How You Play The Game Doesn’t Matter If You’re Losing the Sport.

This year started with the gaming news that Blizzard bought MLG. With Overwatch in beta, Hearthstone and Heroes of the Storm enjoying steady, casual game play, and Warcraft capping off its gaming legacy with a transition to a different medium, Blizzard is in an interesting place to double-down on its efforts to dominate the eSports market.

I’m skeptical of the prospect of Blizzard creating the “ESPN of eSports,” of course. The NFL doesn’t own ESPN. If they did, who would get prime air time when football and baseball season overlap? Blizzard is incentivized to promote their own products over the products of their competitors. I don’t think there’s anything wrong or shameful about that, but it should be pretty obvious that there is a glaring conflict of interest in Blizzard prioritizing between tournaments for Overwatch and DOTA2 (owned by Valve).

 

Games: Sports :: Art: Entertainment. (Remember the SAT? Wait, they removed the analogy section?)

I’ve written a little about the distinction between art and entertainment before. While they can overlap, they really have different goals: art wants to explore or express something about the world, while entertainment wants to sell something (usually itself, sometimes also a sponsor). Games want to be played; sports want to be won.

Games* are meant to be fun in themselves, and they are played well whenever they are enjoyed by the player. Features such as scores and objectives can orient the player within the game, and provide context and direction, but a game need not rely on these features to achieve delight. Playing a game is, at its core, an aesthetic experience**, and how well you are playing can be judged largely by the extent to which you are aesthetically engaged.

Sports might be fun to play, but their raison d’être is “play to win.” The joy of sports is derived from victory, not from the mere act of competing in them. Features like scores and objectives are core to the experience, and their absence would be disorienting and entirely destroy the endeavour. The activity itself doesn’t need to be enjoyable, and there are right and wrong ways to play. A good sport might also function as a good game, but it must function as good entertainment in order to be successful. A stronger delineation between games and sports would allow developers to understand and focus on the proper goals and objectives.

 

2016: The Year of the Mouse?

With the year starting with some esports hype, and steady growth in esports for the last 5 years, will this year be the year of esports? No. It will be a year of esports, but not the year of esports. There are still the same barriers for eSports that Extra Credits noted almost 4 years ago, and an ESPN of eSports won’t solve those problems. Indeed, a true ESPN of eSports (with even half of that level of cultural penetration) can only be possible after overcoming most of those barriers. The photo at the start of The Guardian’s article is pretty telling: the photo itself clearly captures a massive logo that reads “ALL-STARS,” and the caption calls it the World Championship finals in Paris (not to mention that the Paris finals were held theatre-in-the-round style, which the photograph clearly does not depict). It’s a simple, harmless error, but I think it reveals two things about the mainstream relationship with esports at the start of 2016: 1) no one knows about it (to catch simple things obvious to anyone “in the know”), 2) no one cares about it (enough to do simple fact-checking). Esports will grow this year, but I’m not sure how much or in what ways.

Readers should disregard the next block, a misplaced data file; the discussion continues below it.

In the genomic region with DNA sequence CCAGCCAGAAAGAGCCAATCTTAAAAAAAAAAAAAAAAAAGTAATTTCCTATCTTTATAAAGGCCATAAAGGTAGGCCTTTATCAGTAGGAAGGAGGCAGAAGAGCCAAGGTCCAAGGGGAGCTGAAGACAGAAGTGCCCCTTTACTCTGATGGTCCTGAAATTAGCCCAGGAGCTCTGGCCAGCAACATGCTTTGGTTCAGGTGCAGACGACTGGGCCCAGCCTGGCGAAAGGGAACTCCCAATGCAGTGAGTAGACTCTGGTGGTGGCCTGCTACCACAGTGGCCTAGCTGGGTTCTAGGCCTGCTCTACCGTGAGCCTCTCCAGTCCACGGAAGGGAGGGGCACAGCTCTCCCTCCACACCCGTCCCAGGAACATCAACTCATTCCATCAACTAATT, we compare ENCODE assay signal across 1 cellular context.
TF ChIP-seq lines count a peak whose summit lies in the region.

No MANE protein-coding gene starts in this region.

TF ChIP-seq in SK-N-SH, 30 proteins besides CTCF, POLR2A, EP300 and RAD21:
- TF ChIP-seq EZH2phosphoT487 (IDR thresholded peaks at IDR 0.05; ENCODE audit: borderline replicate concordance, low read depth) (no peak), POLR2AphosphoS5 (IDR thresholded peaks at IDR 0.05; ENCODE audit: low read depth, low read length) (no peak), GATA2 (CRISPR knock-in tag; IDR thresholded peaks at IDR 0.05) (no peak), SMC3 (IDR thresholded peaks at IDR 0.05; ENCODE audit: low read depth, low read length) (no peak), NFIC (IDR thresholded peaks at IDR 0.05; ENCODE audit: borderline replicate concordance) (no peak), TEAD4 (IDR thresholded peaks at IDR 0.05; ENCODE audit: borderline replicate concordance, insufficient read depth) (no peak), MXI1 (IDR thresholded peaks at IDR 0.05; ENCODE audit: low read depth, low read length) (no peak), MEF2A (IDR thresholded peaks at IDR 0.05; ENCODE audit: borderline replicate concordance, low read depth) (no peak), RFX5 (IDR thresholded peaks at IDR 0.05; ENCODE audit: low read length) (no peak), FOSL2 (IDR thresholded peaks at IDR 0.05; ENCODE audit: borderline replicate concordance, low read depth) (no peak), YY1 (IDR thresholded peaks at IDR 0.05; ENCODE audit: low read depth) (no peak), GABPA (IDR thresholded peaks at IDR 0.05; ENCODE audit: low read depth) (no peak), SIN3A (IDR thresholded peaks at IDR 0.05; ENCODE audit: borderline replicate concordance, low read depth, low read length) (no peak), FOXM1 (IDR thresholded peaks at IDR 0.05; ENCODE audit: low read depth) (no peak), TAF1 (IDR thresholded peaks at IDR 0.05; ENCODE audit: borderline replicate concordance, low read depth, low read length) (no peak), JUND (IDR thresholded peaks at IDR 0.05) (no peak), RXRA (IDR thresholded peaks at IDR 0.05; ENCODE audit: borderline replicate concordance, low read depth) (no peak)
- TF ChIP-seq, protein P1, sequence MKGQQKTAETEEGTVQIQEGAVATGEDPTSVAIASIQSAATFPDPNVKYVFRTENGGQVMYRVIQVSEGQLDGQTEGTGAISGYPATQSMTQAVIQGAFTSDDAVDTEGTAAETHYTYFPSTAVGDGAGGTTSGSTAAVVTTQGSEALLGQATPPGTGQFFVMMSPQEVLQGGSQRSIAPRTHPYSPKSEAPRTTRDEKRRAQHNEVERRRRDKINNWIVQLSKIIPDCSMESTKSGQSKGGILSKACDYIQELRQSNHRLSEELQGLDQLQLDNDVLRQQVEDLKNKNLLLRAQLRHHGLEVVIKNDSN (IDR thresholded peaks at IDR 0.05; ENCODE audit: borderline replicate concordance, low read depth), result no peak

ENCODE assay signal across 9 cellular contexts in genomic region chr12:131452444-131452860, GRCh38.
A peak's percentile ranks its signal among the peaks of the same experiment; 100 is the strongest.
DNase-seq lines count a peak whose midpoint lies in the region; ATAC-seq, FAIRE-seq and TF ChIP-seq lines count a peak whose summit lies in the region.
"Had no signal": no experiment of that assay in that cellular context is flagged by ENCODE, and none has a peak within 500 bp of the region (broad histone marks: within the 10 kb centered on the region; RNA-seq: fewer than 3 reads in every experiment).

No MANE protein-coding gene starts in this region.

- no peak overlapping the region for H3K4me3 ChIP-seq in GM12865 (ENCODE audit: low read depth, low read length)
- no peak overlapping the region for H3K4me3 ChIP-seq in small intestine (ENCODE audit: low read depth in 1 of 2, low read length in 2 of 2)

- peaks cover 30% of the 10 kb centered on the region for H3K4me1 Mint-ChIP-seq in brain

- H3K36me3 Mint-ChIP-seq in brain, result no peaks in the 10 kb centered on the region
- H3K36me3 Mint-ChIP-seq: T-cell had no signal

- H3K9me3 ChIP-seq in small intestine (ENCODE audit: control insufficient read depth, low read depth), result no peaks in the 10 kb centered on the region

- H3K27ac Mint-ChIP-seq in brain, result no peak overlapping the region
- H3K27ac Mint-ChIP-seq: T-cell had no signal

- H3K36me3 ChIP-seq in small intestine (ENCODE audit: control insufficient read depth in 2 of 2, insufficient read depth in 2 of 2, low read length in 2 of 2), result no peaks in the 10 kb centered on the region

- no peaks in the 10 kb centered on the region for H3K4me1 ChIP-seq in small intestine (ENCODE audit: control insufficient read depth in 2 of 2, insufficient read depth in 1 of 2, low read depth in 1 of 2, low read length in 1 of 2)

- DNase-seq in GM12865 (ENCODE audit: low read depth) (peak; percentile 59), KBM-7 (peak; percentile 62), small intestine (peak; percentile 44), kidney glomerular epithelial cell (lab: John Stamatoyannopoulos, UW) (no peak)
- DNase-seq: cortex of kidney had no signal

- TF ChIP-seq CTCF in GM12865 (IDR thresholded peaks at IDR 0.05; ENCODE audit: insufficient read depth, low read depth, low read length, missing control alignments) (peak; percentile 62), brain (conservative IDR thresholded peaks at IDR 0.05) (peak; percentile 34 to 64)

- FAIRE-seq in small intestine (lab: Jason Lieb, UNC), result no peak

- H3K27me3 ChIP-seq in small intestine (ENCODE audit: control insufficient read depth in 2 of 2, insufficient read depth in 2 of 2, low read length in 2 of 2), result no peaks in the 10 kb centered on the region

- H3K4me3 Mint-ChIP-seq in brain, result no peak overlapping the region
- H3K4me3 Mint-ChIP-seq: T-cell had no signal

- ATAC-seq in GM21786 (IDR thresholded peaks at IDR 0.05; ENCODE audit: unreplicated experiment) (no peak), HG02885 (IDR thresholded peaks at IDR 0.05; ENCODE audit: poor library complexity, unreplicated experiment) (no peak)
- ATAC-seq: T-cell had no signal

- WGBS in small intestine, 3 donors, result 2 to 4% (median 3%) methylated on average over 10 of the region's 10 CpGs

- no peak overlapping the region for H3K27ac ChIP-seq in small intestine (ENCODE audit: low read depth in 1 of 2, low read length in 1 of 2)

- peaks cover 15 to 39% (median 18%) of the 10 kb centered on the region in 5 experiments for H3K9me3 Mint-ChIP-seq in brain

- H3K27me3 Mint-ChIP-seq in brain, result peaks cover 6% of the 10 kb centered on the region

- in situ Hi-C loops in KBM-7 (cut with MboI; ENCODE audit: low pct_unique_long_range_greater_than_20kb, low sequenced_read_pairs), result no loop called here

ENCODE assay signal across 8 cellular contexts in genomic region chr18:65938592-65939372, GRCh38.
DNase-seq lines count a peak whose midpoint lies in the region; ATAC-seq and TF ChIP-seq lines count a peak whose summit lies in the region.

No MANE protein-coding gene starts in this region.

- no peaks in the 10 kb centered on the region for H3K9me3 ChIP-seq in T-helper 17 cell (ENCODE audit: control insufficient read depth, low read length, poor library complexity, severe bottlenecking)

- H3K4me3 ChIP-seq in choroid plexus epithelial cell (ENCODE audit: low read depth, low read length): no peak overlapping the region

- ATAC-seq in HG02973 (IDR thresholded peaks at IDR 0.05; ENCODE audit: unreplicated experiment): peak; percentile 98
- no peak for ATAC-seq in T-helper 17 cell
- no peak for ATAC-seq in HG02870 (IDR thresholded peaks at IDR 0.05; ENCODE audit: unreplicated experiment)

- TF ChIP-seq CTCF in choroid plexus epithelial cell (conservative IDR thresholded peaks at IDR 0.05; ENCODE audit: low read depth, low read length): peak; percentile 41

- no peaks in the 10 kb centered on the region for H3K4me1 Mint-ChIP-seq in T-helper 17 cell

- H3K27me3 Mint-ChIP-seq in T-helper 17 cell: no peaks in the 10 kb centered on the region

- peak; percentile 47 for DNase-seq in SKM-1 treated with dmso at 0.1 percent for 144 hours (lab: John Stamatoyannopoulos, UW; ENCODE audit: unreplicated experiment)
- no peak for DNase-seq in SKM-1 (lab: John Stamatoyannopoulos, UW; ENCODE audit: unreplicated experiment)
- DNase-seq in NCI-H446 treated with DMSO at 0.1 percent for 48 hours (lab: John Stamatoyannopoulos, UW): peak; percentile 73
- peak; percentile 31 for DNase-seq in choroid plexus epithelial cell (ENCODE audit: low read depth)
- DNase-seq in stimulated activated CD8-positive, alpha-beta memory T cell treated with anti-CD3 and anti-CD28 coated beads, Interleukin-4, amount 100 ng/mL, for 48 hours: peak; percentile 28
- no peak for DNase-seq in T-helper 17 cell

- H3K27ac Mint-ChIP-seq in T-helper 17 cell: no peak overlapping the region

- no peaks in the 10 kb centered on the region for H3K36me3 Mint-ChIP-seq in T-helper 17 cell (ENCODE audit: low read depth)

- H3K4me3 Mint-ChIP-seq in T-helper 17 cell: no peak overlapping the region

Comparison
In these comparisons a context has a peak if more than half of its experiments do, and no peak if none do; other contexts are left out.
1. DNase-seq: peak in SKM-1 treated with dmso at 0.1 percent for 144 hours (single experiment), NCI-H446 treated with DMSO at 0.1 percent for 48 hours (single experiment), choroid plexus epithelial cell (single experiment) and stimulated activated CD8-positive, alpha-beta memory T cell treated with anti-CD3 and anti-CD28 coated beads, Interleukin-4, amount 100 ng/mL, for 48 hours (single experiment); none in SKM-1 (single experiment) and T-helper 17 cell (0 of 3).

EDIT:

After thinking a little more about it, I need to add something: Blizzard has some incentive to promote any eSport, because eSports is still relatively new. The NFL doesn’t get as much value from promoting other sports because most people know about traditional sports, which have over a century of history. Perhaps Blizzard could promote competitor’s games on the theory that “a rising tide lifts all ships.”

*Philosophers of Language have talked about the difficulty in defining a “game.” Wittgenstein also outlined a theory of language that treats language as a game, in which words are pieces within the game, and their meanings are the moves a piece can perform.

** Kant’s philosophy of aesthetics centers on the concept of “play” between the mental faculties of reason and imagination.

Year-End Special Four-Part Special: Methods of Power in and around StarCraft II

One of the central questions in both Philosophy of Law and Social and Political Philosophy is “What is power?” Quite a bit of philosophy is interested in understanding the concept of power, often before making value judgments about its use and limits. StarCraft II is a multi-leveled study in power, through gameplay, story, and the impact of the game on the world.

As a real-time strategy game StarCraft II is about controlling and using resources to gain power. Furthermore, each of the three races within the game explores this theme in a unique way, and each of those different explorations illustrates a piece of the way that StarCraft II explains and demonstrates South Korea’s pioneering and excellence in e-sports.

For the Terrans, power is about building and controlling infrastructure—the media and information are key elements in the story and game. For the Zerg, power comes largely through infestation—through being present and connecting with sources of power and with the general Zerg population. For the Protoss, power is considered to be the result of knowledge and wisdom. All of these different approaches can be used to understand why South Korea is such a consistently dominant force in e-Sports.

[Part 1] The Wind Beneath the Wings of Liberty: “For Universe News Network, I’m Kate Lockwell.”

One of my favorite options throughout the Terran campaign was the interaction with the UNN news reports, and the obvious government control and bias against the heroes. What I thought was a fun gimmick took center stage in the plot when the protagonist rebels discovered incriminating recordings of the corrupt Emperor. The heroes chose to hack into the broadcast network and disseminate the incriminating statements, thus turning the “hearts and minds” of the people against the corrupt government. Advancing the revolution was a matter of controlling the infrastructure (in this case, the media infrastructure). For Raynor’s Raiders, power was about controlling information through existing systems, and was worth “a hundred battles.”